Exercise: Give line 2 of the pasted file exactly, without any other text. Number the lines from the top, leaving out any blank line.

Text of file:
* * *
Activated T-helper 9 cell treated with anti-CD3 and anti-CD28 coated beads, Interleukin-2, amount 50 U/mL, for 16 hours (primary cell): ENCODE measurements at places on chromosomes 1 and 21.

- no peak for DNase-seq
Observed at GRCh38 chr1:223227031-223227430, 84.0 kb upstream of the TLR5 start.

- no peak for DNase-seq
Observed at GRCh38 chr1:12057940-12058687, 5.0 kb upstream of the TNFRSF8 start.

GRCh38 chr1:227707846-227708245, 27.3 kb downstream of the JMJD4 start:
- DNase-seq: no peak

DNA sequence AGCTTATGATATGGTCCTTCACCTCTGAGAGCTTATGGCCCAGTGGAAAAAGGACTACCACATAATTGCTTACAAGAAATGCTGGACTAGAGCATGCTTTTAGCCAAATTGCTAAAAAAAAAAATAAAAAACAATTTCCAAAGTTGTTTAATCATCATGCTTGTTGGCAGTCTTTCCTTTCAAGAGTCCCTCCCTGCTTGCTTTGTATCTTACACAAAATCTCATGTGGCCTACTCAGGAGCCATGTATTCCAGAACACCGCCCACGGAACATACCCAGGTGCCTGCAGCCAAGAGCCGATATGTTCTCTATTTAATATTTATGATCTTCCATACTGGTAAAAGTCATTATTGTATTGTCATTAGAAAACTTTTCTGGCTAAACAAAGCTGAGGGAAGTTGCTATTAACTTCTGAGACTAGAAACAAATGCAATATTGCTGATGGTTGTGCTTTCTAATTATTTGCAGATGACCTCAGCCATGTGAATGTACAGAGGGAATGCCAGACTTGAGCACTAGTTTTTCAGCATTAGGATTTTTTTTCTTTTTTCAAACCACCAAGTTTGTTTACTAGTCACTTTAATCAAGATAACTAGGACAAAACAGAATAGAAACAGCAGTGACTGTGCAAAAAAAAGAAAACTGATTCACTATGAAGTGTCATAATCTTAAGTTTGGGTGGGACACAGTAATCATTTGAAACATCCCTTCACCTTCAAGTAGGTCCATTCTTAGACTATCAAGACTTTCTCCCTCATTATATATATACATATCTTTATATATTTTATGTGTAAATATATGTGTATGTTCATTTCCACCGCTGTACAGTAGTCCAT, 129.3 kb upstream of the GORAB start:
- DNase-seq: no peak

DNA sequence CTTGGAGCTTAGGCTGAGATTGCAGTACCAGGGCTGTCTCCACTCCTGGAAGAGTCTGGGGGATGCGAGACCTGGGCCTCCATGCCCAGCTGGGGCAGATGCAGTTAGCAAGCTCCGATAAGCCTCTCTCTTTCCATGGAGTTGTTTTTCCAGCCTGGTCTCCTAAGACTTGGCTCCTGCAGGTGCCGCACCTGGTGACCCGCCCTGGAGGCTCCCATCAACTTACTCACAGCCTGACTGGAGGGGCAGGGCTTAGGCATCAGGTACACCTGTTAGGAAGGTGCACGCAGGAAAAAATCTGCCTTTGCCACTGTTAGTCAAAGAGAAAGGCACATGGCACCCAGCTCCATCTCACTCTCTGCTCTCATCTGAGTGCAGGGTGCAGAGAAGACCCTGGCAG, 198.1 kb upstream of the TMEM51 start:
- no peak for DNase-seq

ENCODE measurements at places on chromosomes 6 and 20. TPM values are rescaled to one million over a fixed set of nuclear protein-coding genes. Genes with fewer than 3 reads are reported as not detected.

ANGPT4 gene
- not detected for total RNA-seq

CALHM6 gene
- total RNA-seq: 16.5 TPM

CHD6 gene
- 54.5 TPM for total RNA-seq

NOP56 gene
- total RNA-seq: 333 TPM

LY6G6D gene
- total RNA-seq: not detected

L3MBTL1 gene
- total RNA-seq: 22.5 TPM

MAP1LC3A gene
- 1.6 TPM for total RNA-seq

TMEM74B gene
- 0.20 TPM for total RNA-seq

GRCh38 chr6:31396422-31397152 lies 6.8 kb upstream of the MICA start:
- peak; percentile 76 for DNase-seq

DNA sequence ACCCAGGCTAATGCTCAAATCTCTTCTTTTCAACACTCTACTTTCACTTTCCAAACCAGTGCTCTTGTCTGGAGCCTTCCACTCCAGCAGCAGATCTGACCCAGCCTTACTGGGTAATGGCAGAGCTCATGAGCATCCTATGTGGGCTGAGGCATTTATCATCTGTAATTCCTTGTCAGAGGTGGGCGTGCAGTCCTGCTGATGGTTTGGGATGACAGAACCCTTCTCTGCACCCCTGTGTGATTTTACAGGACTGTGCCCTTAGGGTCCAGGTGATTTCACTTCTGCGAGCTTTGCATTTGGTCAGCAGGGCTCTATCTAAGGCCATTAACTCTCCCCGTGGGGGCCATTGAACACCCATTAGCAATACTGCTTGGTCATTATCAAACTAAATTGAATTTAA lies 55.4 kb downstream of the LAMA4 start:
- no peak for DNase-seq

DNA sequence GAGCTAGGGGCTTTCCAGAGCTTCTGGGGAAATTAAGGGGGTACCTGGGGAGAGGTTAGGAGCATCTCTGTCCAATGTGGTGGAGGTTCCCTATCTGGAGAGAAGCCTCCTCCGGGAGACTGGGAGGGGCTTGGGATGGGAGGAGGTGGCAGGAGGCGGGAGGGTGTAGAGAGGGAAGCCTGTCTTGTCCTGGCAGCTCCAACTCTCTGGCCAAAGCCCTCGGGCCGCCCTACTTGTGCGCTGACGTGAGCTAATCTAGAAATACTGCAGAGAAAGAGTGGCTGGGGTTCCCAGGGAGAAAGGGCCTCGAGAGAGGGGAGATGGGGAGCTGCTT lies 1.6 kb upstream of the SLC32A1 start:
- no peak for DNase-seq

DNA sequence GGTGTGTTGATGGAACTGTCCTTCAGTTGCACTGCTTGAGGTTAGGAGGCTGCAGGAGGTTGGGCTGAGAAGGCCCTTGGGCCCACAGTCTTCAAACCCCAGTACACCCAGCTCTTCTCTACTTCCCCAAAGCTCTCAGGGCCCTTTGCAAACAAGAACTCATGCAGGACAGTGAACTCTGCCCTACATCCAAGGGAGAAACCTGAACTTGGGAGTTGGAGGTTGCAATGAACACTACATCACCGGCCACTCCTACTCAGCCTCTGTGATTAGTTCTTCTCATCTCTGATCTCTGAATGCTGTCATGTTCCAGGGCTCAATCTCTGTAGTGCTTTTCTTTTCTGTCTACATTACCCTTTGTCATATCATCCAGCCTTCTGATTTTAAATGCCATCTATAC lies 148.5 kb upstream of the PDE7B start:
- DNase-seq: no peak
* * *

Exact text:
- no peak for DNase-seq